» cityofsound/blog/”The music of life passing through fields of sonic distortion”

Jeff‘s done a nice job here – a very accessible and sellable introduction to benefits of faceted classification. Very readable and forwardable little memebullet to aim squarely at clients and bosses alike.

“So often we assume that Web sites should be hierarchically organized. We talk about a “home page” that offers “top-level navigation” so that users can “drill down” to the content. It’s as if we’re programmed to think top down.

But what about information that isn’t as easily structured this way? Sometimes, content has many attributes that have different importance to different users. A hierarchy assumes everyone approaches these attributes the same way, but that’s often not the case.”

Blimey! I actually blogged something about IA for once. I was starting to feel guilty about that…

» adaptive path » publications » essay for june 18, 2002

and tell any friends of yours called “Sarah Connor” to start working out and held for the hills.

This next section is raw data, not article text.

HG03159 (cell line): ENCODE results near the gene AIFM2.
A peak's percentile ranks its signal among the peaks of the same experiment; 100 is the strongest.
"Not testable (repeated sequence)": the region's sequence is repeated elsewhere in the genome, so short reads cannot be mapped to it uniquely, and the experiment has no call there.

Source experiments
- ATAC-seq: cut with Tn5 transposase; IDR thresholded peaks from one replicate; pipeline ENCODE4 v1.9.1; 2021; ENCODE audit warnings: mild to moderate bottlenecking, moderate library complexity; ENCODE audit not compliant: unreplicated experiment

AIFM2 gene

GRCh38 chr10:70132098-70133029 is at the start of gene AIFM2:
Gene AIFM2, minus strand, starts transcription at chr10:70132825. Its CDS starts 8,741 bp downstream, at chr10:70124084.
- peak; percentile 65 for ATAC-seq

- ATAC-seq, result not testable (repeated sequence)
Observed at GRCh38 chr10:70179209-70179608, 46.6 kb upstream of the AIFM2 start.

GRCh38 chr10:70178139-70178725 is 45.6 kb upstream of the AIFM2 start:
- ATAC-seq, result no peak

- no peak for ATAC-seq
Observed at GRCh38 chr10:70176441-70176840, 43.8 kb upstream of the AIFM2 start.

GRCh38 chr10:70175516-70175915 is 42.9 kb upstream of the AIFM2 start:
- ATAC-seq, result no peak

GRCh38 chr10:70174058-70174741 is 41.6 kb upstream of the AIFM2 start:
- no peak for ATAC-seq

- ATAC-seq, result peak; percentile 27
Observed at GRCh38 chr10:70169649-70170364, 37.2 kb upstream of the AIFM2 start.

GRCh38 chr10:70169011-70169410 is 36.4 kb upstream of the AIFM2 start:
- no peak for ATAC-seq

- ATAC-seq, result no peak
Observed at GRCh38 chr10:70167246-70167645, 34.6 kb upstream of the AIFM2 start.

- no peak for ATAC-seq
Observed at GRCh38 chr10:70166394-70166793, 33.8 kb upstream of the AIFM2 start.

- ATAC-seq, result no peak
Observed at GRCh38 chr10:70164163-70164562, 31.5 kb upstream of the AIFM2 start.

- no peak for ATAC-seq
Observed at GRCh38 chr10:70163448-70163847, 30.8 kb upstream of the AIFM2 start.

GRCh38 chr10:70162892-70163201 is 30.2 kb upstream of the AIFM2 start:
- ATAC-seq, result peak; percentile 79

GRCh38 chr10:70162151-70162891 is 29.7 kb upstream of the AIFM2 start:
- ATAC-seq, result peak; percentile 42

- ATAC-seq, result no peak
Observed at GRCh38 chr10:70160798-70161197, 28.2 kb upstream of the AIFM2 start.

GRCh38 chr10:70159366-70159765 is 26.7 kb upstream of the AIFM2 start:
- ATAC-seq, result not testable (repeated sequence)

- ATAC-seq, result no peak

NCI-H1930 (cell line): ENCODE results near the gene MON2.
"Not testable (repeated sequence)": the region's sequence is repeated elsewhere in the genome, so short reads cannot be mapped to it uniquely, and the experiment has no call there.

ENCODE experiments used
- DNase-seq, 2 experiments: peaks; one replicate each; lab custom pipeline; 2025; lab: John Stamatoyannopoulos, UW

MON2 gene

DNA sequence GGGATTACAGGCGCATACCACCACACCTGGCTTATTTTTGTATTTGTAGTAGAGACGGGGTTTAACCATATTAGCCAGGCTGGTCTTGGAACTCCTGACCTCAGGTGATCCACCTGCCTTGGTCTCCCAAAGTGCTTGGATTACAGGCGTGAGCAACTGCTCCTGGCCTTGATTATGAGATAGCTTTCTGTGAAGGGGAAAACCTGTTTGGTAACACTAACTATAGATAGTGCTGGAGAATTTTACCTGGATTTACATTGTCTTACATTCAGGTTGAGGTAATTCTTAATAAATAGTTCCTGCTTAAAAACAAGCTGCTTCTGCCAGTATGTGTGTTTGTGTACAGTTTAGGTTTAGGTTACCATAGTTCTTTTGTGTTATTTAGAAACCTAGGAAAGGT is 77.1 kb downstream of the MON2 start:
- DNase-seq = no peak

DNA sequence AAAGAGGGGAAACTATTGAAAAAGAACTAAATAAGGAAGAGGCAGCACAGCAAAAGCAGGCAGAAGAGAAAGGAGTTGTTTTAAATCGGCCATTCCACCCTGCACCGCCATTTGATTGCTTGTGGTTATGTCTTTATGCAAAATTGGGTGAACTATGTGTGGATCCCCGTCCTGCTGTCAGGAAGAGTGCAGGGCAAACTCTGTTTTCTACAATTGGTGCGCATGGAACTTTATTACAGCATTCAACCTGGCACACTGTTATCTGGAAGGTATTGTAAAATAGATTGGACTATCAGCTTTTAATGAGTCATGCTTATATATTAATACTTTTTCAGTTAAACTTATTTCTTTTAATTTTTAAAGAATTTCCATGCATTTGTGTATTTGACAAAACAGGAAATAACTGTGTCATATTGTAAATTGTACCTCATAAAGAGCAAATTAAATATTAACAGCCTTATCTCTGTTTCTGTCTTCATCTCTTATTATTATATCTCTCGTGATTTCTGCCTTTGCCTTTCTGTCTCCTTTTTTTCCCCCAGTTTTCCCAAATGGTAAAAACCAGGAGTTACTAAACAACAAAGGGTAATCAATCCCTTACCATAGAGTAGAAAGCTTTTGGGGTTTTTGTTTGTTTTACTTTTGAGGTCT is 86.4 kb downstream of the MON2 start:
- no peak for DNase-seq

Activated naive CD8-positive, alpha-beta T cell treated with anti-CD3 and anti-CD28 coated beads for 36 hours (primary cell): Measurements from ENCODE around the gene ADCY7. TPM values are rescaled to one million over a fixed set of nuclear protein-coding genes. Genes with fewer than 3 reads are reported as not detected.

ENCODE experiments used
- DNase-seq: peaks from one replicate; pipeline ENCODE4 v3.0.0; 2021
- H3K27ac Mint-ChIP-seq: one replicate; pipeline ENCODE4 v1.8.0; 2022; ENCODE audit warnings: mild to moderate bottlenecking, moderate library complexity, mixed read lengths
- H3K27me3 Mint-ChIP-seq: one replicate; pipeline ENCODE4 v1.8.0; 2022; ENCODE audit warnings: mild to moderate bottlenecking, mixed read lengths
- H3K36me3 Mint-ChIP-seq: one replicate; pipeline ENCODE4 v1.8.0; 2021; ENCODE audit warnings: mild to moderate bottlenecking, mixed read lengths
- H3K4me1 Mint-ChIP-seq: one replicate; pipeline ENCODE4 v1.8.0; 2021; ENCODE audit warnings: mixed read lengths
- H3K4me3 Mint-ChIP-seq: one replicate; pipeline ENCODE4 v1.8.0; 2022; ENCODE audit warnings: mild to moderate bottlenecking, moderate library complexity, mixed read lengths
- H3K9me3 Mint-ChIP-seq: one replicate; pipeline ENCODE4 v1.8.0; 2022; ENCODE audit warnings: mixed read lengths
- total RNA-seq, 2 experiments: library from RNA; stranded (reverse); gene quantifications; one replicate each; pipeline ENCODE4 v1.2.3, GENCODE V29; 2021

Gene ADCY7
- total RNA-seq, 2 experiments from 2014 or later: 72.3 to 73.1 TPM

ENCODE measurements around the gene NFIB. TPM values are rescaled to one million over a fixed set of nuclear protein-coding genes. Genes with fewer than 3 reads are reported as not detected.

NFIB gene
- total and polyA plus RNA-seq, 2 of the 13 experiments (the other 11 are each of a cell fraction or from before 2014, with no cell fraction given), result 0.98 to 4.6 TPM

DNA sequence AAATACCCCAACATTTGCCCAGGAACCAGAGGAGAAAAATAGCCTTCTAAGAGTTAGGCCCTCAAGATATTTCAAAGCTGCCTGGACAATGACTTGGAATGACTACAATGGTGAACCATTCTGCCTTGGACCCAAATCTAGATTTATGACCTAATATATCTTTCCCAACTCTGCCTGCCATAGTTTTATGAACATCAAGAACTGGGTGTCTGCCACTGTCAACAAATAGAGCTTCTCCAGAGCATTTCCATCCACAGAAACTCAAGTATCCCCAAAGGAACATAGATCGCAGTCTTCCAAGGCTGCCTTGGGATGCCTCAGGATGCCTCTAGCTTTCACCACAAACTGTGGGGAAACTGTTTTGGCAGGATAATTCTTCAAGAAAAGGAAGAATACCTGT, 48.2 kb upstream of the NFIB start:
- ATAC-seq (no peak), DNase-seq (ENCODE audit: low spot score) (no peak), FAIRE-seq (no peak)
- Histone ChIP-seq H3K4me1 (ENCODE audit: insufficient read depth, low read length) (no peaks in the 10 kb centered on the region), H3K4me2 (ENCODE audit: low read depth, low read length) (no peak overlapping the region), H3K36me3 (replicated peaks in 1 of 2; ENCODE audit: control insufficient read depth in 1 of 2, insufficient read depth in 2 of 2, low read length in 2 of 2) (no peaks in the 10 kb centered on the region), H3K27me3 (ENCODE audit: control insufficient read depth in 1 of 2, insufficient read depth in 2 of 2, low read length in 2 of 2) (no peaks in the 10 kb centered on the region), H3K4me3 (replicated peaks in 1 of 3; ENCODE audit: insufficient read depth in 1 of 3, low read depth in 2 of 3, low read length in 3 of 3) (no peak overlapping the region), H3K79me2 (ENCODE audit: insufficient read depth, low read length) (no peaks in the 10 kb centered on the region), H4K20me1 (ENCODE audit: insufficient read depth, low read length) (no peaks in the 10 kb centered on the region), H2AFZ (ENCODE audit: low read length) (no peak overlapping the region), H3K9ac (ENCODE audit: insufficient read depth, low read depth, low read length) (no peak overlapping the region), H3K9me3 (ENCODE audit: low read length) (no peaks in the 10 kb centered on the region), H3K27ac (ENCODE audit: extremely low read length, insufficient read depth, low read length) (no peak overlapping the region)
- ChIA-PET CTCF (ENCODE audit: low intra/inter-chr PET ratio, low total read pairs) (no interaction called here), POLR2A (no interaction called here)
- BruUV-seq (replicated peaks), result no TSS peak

After four months of entertaining humans, Gaak the predator robot yesterday did what all the best robots do in science fiction: he copied his masters’ most basic instinct and made a dash for freedom.

Programmed to sink a metal fang into smaller but more nimble prey robots, to “eat” their electric power, at a science adventure centre, Gaak showed that a two year experiment in maturing robot “thinking” may be proving alarmingly successful.

Left unattended for 15 minutes, the 2ft metal machine crept along a barrier until it found a gap, squeezed through, navigated across a car park and reached the Magna science centre’s exit by the M1 motorway in Rotherham, South Yorkshire.

» Guardian Unlimited | Robot fails to find a place in the sun